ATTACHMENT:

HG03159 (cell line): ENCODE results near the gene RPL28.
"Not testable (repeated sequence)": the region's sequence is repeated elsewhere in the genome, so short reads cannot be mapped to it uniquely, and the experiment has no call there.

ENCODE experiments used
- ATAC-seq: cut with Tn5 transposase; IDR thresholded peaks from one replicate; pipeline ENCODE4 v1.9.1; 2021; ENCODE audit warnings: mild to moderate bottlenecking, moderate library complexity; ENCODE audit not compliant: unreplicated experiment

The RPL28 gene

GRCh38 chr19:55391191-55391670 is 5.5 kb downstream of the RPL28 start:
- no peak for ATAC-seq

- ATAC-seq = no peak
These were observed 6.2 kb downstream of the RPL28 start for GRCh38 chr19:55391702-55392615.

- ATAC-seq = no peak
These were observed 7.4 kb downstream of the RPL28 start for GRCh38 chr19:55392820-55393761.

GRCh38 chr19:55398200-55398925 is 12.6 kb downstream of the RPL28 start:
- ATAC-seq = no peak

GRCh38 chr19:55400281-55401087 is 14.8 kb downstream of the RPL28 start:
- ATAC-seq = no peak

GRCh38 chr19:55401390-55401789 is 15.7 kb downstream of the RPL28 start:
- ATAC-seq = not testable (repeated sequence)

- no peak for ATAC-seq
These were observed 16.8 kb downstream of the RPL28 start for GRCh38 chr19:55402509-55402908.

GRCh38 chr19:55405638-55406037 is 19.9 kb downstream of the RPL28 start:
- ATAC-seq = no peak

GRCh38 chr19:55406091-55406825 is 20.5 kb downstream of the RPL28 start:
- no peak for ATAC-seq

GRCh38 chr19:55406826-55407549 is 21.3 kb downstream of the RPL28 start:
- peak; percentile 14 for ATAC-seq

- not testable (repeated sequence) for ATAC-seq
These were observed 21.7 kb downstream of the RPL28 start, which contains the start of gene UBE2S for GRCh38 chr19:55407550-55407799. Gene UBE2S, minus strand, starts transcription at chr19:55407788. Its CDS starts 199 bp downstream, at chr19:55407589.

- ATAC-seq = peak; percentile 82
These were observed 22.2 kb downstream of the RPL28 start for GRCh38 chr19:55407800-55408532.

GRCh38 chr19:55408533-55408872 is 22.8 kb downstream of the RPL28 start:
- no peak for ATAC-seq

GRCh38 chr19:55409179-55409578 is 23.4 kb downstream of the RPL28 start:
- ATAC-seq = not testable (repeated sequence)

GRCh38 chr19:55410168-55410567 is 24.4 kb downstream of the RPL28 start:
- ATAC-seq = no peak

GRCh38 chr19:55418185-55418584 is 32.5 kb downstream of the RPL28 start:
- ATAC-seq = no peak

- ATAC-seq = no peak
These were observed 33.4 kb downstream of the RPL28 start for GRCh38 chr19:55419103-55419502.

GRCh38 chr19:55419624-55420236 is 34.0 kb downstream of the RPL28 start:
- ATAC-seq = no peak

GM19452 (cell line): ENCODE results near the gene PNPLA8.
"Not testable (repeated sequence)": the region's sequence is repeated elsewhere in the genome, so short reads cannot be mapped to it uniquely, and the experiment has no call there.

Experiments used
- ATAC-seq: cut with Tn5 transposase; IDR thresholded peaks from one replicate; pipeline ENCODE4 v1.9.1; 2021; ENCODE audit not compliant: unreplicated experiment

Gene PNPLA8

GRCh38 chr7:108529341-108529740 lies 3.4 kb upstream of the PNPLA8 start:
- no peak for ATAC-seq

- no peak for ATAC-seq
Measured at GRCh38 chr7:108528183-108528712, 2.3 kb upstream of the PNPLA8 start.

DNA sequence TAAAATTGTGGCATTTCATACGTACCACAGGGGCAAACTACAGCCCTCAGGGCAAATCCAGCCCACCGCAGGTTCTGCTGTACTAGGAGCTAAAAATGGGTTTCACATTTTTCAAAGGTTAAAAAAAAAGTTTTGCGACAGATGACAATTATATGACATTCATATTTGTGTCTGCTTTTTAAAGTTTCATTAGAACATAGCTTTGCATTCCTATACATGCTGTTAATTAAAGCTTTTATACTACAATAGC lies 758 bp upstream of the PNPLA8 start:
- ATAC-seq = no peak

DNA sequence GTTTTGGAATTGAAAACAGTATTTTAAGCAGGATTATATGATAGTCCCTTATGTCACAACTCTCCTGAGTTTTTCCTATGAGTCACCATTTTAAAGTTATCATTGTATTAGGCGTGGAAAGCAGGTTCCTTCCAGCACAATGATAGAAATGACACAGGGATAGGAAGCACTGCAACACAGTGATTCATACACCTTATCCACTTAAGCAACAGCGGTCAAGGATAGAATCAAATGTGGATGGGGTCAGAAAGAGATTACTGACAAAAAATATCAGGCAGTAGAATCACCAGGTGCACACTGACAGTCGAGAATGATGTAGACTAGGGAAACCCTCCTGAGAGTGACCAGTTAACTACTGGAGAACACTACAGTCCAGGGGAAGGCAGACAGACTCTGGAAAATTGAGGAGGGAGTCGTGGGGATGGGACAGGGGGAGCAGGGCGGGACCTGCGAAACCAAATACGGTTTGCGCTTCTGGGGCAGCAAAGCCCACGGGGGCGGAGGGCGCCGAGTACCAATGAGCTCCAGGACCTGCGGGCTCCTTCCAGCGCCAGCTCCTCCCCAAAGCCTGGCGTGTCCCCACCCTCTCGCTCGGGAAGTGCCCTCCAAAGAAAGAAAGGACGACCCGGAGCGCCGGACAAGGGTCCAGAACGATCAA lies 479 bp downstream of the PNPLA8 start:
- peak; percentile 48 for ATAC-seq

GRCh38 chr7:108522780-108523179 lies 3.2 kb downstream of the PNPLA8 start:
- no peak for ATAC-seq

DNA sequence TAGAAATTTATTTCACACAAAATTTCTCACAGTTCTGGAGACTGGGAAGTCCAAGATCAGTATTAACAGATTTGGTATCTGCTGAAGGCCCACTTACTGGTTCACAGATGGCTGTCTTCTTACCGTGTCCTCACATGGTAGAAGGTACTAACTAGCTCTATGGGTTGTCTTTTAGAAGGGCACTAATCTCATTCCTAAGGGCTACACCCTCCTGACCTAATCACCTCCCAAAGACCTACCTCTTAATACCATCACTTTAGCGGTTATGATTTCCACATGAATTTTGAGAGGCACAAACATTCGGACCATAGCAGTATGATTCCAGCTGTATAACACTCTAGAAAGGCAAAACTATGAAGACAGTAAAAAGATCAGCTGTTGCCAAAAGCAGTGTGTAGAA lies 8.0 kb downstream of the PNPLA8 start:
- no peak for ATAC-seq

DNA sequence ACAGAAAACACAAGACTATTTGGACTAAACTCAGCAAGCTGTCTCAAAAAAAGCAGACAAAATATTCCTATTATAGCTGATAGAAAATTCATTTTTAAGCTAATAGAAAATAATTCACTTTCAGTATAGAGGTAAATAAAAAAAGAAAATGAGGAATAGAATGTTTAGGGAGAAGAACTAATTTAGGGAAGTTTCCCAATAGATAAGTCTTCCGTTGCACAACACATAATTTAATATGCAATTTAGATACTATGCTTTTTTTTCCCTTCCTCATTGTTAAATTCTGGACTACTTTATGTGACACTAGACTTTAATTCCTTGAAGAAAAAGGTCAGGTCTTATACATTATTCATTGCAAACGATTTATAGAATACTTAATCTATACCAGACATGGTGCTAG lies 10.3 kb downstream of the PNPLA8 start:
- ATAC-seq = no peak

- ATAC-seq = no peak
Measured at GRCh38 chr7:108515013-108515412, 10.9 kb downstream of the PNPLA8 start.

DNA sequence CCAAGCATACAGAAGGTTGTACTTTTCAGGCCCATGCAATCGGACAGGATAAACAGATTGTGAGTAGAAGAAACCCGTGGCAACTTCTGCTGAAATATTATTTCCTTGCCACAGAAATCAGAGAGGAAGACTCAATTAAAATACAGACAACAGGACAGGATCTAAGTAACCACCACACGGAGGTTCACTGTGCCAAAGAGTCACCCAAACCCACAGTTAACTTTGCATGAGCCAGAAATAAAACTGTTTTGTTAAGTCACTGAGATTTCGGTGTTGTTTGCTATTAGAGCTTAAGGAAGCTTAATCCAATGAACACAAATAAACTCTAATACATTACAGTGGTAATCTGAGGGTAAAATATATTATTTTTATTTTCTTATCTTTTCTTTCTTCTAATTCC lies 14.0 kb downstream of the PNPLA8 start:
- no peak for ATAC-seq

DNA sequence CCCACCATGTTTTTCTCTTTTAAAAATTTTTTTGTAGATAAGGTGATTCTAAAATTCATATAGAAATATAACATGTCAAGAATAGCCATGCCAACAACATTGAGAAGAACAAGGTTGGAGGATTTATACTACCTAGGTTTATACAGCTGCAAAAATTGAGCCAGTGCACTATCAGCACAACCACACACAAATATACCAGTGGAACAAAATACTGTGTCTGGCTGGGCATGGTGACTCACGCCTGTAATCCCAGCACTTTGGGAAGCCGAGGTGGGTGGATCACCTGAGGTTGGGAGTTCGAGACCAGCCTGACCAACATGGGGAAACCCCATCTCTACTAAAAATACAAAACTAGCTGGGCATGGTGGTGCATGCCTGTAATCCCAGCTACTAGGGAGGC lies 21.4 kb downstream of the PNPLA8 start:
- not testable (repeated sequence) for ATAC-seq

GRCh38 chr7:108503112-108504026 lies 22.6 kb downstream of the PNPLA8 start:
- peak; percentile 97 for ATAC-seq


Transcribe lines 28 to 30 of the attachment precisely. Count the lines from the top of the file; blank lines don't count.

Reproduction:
- ATAC-seq = peak; percentile 82
These were observed 22.2 kb downstream of the RPL28 start for GRCh38 chr19:55407800-55408532.

GRCh38 chr19:55408533-55408872 is 22.8 kb downstream of the RPL28 start: